Yarbrough: A failing health plan

For most Yalies, a visit to the pharmacy often means a long wait in the cramped entryway of the University Health Services building. For me and other HIV-positive Yalies, however, it’s usually much worse.

We have to trudge down to the Walgreens on York Street to wait in even longer lines, often only to hear that our prescriptions cannot yet be filled because of problems with our insurance. This ritual inconvenience then triggers a complicated morass of communications with a host of bureaucrats from York Street to Hillhouse Avenue to Hartford, sometimes even to Walgreens headquarters in Chicago. As I write this, I’ve just — finally — received a refill I ordered over a month ago.

Why the endless hassle? Because the Yale Health Plan’s Prescription PLUS plan covers only 80 percent of our prescription drug costs. The remaining 20 percent amounts to about $500 every month for most HIV-positive patients. Living on a graduate student stipend of about $2,000 per month, I’m forced to rely on a targeted state welfare program to make up the difference.

This publicly funded program cannot distribute funds through private-membership pharmacies such as the one at YUHS. And so I trudge to Walgreens, where most pharmacy employees believe the store never accepts Yale insurance under any circumstances. It falls mostly to me to inform them that I fall in an unusual but crucial exception to that policy — and to walk them through the steps they have to take in their own computer system to execute this unusual billing arrangement.

And get this: I’m actually lucky because my chronic illness happens to be HIV.

Students and staff with other expensive-to-treat chronic illnesses often are not eligible for state assistance such as the programs targeted at HIV. While Prescription PLUS leaves me with a burden measured in hours, arguments and occasionally (and dangerously) missed doses, the burden borne by other chronically ill Yalies is also measured in dollars.

For all of us, this adds up to a massive distraction from our teaching and research work. It lengthens our time here and disrupts our focus, even beyond what would be medically required by the chronic condition alone. Simply put, Prescription PLUS in its current form doesn’t just fail to foster Yale’s core mission when it comes to the chronically ill. It actually impedes it.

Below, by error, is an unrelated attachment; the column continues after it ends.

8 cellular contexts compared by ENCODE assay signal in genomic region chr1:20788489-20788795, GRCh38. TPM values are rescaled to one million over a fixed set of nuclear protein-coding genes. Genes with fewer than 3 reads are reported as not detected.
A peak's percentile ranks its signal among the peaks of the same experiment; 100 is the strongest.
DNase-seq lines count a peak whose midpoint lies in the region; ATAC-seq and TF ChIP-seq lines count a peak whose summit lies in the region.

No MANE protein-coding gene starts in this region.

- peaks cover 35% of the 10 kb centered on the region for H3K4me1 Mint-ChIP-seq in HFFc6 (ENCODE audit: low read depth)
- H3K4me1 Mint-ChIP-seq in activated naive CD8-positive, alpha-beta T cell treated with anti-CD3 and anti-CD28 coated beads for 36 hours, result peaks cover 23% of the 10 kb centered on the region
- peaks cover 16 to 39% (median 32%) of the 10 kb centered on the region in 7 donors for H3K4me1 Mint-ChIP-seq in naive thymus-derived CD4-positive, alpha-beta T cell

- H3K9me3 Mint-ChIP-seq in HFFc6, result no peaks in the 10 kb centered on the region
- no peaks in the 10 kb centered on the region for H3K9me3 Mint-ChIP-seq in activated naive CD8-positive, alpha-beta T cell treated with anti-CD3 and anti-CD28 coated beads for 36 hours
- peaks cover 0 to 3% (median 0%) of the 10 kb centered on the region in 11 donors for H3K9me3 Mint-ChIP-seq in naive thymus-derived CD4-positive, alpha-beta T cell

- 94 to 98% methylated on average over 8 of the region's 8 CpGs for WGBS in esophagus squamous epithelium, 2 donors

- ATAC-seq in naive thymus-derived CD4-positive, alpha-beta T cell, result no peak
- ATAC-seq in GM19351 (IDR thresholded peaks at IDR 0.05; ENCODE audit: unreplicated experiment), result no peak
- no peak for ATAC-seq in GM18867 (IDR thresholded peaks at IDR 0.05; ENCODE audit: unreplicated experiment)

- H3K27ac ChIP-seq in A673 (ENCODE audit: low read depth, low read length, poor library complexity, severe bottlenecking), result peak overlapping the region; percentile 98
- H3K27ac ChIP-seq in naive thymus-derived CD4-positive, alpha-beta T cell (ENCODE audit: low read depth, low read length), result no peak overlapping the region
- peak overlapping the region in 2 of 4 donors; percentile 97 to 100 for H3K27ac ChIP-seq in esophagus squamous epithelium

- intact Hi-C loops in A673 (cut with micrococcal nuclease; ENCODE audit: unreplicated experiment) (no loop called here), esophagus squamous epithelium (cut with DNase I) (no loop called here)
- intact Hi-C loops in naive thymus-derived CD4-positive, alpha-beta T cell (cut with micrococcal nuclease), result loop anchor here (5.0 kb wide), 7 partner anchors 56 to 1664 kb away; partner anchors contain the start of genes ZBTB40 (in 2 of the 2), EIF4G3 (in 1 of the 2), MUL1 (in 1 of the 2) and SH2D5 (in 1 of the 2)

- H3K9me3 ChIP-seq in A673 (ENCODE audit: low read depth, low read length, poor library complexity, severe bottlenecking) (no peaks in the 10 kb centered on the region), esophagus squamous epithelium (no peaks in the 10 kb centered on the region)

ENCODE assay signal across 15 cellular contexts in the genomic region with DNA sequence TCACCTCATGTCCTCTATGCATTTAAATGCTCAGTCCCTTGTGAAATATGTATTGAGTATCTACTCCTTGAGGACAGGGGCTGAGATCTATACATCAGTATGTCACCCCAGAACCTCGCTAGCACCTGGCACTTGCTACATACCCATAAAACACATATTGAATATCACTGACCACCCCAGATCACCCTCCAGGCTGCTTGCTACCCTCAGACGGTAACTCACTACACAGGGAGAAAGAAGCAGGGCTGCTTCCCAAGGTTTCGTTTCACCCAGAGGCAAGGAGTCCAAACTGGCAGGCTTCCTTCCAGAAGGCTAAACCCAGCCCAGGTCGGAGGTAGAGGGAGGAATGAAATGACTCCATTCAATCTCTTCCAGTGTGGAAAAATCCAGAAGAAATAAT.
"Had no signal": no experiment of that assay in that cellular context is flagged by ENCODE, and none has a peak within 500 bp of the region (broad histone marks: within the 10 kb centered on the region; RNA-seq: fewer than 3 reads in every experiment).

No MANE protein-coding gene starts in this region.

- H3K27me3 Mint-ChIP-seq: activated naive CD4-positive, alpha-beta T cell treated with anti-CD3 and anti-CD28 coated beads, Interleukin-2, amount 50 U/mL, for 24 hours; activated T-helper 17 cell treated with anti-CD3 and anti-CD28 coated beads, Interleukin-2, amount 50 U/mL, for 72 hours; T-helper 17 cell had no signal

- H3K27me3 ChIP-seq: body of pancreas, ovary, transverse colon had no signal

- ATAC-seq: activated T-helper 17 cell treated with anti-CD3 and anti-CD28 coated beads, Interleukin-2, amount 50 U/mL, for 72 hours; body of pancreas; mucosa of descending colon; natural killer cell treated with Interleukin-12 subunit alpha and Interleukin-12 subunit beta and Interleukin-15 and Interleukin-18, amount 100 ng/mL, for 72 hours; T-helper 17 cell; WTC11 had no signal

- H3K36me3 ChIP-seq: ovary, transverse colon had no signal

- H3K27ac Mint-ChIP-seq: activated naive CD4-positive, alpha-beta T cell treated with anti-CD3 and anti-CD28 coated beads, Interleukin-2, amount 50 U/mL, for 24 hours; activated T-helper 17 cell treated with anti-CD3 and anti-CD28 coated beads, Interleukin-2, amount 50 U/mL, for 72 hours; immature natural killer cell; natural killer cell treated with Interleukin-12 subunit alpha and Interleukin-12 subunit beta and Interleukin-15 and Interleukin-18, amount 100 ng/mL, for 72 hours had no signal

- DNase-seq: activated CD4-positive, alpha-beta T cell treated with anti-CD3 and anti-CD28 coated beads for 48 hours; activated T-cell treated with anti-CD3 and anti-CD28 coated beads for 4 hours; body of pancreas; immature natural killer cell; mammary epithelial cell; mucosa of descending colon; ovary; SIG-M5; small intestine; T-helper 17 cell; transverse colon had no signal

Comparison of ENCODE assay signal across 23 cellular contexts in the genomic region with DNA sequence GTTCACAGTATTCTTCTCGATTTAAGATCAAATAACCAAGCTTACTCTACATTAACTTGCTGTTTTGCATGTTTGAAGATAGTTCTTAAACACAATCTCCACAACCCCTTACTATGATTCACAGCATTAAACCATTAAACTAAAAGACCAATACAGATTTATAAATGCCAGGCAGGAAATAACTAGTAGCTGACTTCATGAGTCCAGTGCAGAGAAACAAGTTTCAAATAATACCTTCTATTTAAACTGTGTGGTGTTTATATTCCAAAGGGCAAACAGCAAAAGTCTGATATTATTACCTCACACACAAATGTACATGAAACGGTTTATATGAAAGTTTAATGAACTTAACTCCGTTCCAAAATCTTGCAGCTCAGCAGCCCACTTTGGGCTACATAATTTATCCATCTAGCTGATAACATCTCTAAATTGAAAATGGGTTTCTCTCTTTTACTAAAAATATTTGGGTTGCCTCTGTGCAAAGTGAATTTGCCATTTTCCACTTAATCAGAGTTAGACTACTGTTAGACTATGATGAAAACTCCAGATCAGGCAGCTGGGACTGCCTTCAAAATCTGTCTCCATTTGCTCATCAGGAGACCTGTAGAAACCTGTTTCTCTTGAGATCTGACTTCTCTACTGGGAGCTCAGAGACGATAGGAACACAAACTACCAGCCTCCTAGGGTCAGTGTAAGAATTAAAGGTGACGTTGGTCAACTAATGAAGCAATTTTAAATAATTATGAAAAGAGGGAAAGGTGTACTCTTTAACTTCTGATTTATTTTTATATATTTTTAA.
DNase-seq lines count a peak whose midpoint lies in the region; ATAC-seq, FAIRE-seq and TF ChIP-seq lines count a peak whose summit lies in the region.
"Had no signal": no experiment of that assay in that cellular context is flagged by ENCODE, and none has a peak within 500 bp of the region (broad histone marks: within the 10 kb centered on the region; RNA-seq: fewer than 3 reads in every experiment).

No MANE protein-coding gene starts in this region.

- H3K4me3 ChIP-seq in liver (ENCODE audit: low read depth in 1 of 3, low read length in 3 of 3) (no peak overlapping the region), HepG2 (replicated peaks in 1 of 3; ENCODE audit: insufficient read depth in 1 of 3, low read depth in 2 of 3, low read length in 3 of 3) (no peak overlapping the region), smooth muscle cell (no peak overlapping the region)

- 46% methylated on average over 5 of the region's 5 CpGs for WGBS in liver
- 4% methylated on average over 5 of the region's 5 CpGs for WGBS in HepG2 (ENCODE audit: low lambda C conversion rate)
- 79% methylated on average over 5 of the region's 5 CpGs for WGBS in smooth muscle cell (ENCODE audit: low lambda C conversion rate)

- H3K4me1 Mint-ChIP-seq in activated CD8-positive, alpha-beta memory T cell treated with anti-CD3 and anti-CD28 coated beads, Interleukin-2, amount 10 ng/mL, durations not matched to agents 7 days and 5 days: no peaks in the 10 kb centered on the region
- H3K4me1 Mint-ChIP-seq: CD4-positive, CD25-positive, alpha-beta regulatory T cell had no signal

Nor does Prescription PLUS serve healthier students very well. Between its roughly $750 annual premium and $100 deductible, Prescription PLUS enrollees won’t break even unless the full retail value of their annual pharmaceutical costs approaches $1,100. Few routine drugs cost that much. Even after the recent increase in birth control costs, for example, it still makes more financial sense for most sexually active Yale women not to enroll in Prescription PLUS.

With fewer enrollees at the healthy end of the scale, the greater financial burden of the chronically ill must be borne largely by them and the University alone, assisted only by those students who are excessively cautious or who forget to opt out each term.

A revamped prescription drug plan could better serve both chronically ill and healthier students. There are several options the administration might consider. The premium could be reduced or, for Ph.D. students, eliminated. Alternatively, the administration might reduce the copay costs to a lower percentage rate or — as other universities do — move from a percentage to a flat-rate system, charging a fixed copay for a month’s worth of prescriptions.

Each of these options would result in a plan that makes more financial sense for healthier students, resulting in greater enrollment. Plus such changes would sharply reduce the extraordinary financial burden currently borne by chronically ill students. Moreover, the expense of insuring chronically ill students would be distributed across a wider population than is currently the case. And each of these options would mitigate Yale’s current policy of outsourcing 20 percent of the cost of treating its HIV-positive students to under-resourced state governments. This is not a small consideration in these times of tight public finances and of popular anxiety that rich universities are unduly hoarding their endowments.

Each option presents its own strengths and weaknesses, each of which should be debated in more detail. But any of these would improve upon the current Prescription PLUS plan, which serves almost no one very well.

Michael Yarbrough is a fourth-year graduate student in the Sociology Department.

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